ANN ARBOR, Mich. The U.S. Department of Defense has awarded $1.5 million over three years to the Michigan Nanotechnology Institute for Medicine and Biological Sciences and to Ann Arbor-based NanoBio Corporation to develop and test nanoemulsions with potential to fight a wide range of wound infections, including drug-resistant forms.
Soldiers in Iraq and Afghanistan get infections, sometimes life-threatening, from shrapnel wounds, IED blast injuries and burns. Bacteria from soil, air and a soldier's skin can enter wounds on the battlefield. A treatment easily applied in battle zones and in hospitals that is broadly effective against bacteria, viruses and fungi would help reduce these infections.
Present therapies aren't effective enough against antibiotic-resistant strains of bacteria, and don't prevent or control a problem soldiers with severe burns encounter: They may fall victim to long-lasting inflammatory responses that delay healing.
"A broadly effective nanoemulsion-based wound treatment that can be safely and easily applied at the time of injury, without causing pain or interfering with wound healing, would have great value to prevent infection, increase survival and enable more rapid healing of wounded United States military personnel," says James R. Baker Jr., M.D., the principal investigator for the grant.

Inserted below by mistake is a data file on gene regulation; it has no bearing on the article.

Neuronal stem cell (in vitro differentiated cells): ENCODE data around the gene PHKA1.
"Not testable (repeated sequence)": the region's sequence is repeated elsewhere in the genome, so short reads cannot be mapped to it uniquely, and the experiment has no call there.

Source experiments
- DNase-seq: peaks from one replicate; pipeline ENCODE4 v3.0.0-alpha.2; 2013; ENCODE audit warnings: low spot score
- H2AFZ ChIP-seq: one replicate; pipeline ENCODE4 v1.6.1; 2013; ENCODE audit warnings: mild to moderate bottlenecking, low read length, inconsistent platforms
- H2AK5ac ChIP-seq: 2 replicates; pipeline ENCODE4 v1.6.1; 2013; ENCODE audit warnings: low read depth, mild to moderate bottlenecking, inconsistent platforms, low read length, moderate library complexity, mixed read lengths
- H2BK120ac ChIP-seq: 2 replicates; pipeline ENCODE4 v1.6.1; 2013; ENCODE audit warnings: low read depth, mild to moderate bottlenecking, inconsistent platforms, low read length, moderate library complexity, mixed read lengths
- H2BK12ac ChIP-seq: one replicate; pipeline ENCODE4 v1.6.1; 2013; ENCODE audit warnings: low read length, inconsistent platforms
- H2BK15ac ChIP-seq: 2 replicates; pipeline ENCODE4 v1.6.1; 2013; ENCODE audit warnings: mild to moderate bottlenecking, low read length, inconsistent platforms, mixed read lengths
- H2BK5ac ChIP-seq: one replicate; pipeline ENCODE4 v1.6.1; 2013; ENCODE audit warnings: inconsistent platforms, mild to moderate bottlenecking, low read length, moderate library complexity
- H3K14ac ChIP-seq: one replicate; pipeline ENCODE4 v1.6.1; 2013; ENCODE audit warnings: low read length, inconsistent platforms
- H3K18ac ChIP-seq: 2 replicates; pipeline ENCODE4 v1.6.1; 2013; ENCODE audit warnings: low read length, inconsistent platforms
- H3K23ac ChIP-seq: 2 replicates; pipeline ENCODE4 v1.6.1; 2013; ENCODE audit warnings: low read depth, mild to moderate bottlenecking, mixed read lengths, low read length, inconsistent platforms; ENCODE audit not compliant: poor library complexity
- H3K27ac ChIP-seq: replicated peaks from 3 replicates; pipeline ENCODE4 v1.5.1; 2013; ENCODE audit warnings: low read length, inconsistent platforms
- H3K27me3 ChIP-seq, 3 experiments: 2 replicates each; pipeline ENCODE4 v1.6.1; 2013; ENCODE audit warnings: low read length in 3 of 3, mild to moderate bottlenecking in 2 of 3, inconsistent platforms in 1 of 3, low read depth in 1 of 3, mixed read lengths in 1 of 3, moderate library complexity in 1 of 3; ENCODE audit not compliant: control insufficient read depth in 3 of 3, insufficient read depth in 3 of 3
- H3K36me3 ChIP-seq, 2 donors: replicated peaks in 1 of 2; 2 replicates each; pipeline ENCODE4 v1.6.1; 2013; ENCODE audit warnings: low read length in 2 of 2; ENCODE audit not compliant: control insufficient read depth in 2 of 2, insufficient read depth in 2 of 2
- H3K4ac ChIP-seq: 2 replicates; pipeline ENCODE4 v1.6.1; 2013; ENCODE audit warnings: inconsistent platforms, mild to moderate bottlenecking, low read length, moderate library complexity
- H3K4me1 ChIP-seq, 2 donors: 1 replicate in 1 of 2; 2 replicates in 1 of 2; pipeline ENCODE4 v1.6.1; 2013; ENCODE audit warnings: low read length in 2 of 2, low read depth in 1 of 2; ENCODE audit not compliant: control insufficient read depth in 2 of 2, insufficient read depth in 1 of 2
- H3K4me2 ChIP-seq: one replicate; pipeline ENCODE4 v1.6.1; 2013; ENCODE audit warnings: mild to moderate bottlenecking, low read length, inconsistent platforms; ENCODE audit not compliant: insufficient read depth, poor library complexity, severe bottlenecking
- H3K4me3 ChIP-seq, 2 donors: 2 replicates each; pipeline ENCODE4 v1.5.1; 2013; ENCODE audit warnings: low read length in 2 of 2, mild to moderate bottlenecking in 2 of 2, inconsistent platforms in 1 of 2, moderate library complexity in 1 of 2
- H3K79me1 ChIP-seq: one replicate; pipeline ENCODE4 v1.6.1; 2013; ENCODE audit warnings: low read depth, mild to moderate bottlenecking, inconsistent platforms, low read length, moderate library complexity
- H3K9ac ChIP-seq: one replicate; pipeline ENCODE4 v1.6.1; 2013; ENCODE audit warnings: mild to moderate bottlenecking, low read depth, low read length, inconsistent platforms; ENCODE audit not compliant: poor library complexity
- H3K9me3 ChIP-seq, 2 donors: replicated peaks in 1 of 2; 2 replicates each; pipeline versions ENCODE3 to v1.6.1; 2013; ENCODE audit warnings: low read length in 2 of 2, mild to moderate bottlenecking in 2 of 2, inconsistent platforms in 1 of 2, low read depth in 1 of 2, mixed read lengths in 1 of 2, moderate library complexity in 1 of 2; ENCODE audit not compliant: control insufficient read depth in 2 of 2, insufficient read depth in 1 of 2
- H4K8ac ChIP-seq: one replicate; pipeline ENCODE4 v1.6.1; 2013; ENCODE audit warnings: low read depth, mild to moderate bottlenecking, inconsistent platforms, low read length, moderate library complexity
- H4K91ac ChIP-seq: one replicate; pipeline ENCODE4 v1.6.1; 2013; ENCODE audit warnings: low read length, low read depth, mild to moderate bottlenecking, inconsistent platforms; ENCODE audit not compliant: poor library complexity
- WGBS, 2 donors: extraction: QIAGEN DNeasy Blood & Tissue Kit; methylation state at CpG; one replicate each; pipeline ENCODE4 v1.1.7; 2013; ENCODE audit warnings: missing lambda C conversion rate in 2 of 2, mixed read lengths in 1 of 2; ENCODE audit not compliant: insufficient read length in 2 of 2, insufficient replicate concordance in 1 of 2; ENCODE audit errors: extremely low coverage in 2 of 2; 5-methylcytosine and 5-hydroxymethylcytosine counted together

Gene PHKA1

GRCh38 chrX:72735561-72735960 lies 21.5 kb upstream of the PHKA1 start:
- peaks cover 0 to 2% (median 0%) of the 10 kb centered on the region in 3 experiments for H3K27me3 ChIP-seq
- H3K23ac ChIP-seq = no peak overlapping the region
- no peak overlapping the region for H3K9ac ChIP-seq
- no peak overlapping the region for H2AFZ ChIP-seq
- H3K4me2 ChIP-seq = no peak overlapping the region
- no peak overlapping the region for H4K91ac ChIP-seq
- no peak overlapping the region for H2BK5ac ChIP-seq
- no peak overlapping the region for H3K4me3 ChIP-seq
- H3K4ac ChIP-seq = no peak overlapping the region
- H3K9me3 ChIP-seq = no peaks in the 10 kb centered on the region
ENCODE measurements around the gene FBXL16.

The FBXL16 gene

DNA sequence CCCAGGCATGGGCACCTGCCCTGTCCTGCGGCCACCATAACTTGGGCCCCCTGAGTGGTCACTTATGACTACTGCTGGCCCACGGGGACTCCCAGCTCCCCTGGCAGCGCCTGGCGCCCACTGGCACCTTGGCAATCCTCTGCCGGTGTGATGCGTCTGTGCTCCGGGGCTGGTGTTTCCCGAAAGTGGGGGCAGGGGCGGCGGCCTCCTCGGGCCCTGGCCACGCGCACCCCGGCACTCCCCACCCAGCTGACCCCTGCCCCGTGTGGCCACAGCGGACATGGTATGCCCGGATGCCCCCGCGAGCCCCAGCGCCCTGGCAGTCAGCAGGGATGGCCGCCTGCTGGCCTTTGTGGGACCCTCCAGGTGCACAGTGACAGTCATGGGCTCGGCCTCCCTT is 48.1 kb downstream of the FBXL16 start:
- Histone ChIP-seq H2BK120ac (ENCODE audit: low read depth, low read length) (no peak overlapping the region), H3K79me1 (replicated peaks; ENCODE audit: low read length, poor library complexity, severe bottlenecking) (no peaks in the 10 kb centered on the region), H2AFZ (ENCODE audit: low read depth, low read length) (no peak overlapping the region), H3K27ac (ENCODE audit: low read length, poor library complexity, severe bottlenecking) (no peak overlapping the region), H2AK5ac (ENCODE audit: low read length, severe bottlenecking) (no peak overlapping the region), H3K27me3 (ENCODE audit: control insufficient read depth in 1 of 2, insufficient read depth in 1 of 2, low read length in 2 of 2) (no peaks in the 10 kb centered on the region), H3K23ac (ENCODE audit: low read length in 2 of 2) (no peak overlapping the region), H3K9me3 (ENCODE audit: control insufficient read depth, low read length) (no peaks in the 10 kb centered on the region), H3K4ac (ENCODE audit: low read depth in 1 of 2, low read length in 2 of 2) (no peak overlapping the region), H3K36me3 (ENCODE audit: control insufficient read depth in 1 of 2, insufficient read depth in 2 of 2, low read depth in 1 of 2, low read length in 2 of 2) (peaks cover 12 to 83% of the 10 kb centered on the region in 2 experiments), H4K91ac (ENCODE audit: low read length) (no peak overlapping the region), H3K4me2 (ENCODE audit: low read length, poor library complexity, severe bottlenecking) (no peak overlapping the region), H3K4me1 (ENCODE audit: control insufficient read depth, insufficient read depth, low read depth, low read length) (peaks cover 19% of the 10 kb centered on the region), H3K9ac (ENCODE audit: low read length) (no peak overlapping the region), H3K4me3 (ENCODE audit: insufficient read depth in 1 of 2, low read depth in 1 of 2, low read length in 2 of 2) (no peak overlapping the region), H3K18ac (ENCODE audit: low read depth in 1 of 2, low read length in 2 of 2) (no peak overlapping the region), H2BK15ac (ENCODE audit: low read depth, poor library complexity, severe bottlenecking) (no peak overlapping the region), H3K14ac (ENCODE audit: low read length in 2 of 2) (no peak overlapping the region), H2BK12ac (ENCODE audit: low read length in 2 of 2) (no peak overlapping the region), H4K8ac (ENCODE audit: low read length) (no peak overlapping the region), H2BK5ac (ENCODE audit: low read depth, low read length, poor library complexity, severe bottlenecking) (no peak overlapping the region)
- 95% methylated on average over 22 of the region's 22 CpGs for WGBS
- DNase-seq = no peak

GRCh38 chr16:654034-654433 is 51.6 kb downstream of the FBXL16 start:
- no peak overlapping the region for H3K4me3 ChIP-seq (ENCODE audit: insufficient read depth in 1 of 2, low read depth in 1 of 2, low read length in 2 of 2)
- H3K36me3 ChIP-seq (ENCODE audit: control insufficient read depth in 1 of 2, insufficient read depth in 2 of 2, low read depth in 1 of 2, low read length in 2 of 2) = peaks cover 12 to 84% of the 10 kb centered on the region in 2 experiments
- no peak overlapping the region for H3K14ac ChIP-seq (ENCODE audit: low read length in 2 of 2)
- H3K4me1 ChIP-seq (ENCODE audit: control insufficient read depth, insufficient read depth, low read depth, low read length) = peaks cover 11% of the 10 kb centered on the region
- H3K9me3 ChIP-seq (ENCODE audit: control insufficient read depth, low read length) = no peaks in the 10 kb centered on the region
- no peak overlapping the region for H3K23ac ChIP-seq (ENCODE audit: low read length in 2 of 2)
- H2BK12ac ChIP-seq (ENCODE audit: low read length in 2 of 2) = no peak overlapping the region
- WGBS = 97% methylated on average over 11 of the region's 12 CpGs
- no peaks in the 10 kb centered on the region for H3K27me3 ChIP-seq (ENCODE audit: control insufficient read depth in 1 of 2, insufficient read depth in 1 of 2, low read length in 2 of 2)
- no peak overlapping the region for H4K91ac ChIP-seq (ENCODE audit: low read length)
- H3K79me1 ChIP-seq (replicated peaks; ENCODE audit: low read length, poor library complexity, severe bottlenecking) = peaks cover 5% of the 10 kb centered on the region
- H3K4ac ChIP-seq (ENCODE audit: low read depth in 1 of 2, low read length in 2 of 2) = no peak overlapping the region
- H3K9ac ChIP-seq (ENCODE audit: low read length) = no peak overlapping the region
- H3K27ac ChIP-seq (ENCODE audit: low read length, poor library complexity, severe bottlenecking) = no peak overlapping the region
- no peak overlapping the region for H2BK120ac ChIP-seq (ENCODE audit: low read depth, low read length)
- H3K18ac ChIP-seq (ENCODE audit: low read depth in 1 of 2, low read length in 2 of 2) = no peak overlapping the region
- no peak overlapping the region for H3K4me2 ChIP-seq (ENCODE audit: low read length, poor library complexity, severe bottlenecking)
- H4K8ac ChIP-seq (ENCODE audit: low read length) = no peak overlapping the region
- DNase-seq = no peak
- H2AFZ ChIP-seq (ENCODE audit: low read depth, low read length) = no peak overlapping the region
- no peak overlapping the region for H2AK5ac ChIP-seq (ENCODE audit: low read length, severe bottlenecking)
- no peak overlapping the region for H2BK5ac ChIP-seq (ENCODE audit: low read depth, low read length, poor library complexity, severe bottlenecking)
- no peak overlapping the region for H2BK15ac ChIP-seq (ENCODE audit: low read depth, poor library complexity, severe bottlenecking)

Baker directs the Michigan Nanotechnology Institute for Medicine and Biological Sciences (MNIMBS) at U-M. He is the Ruth Dow Doan Professor of Nanotechnology and allergy division chief at the U-M Medical School and is founder and CEO of NanoBio Corporation.
Nanoemulsions are made of soybean oil, alcohol, water and surfactants emulsified into droplets 200 to 600 nanometers in diameter. They have proved effective at killing a variety of bacteria, fungi and viruses in previous research.
The U-M Nanotechnology Institute and NanoBio will use the grant to develop 10 new formulations of nanoemulsions against bacteria, fungi and spores in lab culture studies, followed by animal studies for effectiveness and safety. If successful, the resulting nanoemulsion treatment would proceed to human trials.
The grant allows U-M and NanoBio scientists to investigate another promising application for nanoemulsion technology developed by Baker with Department of Defense funds in the 1990s. Uses for nanoemulsions include treatments for cold sores, now in phase 3 clinical trials, and for toenail fungus and cystic fibrosis infections, as well as vaccines against influenza and bioterrorism agents.
In a study published earlier this year, U-M researchers found that a nanoemulsion lotion used to treat burns in animals was able to reduce bacterial growth one-thousand-fold compared to control animals receiving no treatment or a placebo. The nanoemulsion also reduced inflammation processes that can cause burn injuries to worsen.
|Contact: Anne Rueter|
University of Michigan Health System